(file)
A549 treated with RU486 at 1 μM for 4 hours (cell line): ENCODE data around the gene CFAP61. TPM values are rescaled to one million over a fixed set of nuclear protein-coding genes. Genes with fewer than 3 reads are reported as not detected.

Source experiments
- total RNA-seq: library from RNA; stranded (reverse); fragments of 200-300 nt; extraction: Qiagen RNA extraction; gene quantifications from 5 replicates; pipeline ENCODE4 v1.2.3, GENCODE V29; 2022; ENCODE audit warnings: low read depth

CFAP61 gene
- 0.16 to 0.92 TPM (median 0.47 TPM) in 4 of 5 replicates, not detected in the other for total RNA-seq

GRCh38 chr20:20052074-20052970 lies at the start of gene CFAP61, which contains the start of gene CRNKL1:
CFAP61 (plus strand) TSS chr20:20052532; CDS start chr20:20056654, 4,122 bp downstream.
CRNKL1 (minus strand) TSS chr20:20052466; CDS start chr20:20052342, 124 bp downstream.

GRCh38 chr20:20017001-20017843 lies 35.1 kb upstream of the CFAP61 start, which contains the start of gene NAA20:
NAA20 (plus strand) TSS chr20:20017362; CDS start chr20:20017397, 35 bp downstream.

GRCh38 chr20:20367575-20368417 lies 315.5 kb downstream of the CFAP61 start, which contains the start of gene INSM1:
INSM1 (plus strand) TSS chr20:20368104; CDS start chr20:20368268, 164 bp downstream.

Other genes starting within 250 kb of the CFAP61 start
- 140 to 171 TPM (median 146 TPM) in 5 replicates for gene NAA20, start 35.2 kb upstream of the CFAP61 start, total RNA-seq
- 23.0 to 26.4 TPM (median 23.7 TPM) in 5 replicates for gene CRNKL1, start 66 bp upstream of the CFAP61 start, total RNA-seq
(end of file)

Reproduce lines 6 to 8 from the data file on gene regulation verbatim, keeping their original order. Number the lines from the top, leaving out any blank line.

GRCh38 chr20:20052074-20052970 lies at the start of gene CFAP61, which contains the start of gene CRNKL1:
CFAP61 (plus strand) TSS chr20:20052532; CDS start chr20:20056654, 4,122 bp downstream.
CRNKL1 (minus strand) TSS chr20:20052466; CDS start chr20:20052342, 124 bp downstream.